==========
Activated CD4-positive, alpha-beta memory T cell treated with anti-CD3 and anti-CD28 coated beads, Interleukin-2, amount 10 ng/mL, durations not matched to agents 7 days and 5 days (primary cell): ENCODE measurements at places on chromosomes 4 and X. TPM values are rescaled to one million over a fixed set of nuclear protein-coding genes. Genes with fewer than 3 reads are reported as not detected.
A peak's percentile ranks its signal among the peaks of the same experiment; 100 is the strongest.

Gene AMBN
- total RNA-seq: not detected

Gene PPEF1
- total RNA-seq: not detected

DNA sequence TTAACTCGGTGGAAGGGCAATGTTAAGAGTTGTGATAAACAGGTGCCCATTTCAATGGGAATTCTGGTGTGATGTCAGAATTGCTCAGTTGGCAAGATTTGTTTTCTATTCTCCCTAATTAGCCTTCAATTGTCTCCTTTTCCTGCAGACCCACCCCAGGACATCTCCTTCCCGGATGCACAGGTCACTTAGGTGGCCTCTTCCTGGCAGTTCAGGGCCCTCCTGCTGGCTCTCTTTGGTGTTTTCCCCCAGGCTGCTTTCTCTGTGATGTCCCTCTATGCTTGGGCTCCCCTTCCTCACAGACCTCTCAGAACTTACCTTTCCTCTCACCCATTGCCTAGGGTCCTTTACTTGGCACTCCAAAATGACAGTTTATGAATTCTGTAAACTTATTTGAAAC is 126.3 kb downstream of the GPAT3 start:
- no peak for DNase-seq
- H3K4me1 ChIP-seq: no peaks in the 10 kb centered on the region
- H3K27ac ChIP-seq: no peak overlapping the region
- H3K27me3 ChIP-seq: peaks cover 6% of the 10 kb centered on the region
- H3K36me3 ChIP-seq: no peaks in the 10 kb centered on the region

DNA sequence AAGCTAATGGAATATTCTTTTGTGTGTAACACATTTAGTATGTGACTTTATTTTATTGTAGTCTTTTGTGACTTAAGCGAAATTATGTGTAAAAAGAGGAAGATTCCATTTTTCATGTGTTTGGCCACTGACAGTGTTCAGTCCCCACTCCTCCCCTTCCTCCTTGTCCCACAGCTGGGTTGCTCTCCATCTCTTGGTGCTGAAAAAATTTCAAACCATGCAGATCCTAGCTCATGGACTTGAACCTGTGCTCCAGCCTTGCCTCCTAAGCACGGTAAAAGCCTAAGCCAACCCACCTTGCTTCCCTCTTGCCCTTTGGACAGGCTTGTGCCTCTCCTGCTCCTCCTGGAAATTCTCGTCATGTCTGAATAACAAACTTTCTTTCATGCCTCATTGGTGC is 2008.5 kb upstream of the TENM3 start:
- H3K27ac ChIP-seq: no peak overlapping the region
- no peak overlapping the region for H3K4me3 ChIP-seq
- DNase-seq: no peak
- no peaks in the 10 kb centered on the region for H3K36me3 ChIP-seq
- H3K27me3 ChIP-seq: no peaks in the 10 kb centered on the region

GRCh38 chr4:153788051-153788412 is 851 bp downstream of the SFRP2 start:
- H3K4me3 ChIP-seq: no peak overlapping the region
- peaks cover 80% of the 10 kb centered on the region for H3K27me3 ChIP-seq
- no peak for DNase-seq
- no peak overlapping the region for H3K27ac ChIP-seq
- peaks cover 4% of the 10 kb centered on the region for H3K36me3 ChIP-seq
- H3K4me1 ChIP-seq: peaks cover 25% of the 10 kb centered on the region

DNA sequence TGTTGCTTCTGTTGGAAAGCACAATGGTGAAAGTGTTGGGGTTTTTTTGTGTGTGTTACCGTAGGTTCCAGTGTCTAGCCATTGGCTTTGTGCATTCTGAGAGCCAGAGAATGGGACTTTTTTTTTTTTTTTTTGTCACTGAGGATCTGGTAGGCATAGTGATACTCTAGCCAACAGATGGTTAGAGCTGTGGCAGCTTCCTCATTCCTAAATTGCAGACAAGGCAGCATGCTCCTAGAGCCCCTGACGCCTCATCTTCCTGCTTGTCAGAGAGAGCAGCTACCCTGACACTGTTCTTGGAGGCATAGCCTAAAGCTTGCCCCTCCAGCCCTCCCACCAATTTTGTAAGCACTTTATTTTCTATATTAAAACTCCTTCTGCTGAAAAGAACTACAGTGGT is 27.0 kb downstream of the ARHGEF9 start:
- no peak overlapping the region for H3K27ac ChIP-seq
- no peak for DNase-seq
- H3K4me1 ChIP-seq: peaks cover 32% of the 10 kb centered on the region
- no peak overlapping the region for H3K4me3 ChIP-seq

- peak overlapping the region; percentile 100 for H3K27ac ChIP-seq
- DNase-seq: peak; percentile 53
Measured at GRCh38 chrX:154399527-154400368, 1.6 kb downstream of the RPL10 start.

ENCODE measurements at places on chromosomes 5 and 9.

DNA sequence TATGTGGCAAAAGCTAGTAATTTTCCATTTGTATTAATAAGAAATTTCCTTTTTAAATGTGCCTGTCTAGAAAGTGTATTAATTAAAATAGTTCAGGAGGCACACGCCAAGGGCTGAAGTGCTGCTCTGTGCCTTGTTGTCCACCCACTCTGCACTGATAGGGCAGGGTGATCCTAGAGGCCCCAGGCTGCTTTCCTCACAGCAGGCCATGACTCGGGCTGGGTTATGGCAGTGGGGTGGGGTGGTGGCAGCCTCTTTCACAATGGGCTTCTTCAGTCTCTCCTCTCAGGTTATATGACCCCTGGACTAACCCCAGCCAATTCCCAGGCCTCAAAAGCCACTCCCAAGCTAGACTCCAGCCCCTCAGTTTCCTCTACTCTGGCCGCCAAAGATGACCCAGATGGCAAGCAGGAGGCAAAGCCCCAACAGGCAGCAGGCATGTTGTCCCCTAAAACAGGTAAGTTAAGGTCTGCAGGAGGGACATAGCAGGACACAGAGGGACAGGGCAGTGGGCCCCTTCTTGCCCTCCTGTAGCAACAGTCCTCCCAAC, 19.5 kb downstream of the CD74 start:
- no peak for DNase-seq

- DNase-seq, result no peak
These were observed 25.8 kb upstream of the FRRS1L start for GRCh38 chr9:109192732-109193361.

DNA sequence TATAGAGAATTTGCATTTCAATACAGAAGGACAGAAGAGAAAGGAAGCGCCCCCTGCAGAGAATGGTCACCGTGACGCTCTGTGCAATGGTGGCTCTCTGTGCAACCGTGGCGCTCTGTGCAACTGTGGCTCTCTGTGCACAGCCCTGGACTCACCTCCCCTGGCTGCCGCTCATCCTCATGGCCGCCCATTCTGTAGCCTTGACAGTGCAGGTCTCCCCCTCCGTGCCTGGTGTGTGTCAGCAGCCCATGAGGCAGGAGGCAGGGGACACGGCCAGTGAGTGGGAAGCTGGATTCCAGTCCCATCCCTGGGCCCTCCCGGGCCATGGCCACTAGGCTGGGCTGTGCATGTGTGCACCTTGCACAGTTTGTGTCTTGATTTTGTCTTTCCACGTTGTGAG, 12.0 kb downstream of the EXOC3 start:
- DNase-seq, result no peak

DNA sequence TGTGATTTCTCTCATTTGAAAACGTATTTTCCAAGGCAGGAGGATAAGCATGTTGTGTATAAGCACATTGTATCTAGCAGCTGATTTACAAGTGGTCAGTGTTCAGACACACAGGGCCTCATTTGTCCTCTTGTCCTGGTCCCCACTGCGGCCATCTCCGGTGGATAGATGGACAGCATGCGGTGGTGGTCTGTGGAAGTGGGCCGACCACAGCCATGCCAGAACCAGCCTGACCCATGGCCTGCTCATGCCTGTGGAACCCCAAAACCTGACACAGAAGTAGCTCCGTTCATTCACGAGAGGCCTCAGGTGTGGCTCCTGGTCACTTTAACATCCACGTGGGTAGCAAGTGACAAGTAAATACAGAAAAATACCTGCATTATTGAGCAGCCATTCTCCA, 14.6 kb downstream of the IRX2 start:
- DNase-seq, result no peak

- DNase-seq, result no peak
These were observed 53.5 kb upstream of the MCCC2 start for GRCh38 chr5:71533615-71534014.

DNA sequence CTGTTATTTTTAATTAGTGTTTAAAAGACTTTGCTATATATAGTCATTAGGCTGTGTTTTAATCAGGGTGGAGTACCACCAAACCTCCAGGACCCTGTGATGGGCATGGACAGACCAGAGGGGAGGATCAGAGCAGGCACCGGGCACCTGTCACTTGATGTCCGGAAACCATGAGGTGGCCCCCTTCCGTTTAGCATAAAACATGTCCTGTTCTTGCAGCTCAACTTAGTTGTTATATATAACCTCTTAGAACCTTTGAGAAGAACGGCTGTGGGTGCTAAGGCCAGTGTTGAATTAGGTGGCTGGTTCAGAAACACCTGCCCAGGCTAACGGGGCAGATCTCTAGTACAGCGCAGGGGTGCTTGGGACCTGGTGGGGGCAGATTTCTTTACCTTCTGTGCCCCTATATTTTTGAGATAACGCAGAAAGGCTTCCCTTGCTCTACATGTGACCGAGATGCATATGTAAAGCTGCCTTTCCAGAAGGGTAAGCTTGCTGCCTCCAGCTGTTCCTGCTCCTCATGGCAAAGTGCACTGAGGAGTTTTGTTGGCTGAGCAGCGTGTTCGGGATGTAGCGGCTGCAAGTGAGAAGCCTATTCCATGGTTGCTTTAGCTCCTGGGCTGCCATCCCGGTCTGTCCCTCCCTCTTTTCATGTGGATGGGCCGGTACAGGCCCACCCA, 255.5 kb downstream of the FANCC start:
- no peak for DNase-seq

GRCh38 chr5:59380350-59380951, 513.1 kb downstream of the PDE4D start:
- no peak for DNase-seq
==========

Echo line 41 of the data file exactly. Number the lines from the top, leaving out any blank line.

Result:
DNA sequence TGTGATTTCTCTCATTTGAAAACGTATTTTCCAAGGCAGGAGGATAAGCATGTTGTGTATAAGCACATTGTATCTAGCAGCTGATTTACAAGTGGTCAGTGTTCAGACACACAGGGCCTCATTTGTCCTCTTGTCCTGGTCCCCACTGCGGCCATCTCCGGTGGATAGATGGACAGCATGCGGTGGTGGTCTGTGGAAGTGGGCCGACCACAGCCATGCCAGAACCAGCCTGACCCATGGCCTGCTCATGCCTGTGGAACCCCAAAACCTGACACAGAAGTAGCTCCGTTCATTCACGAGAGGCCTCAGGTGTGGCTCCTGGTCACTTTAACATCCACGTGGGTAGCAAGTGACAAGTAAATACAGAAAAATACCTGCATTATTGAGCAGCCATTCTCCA, 14.6 kb downstream of the IRX2 start: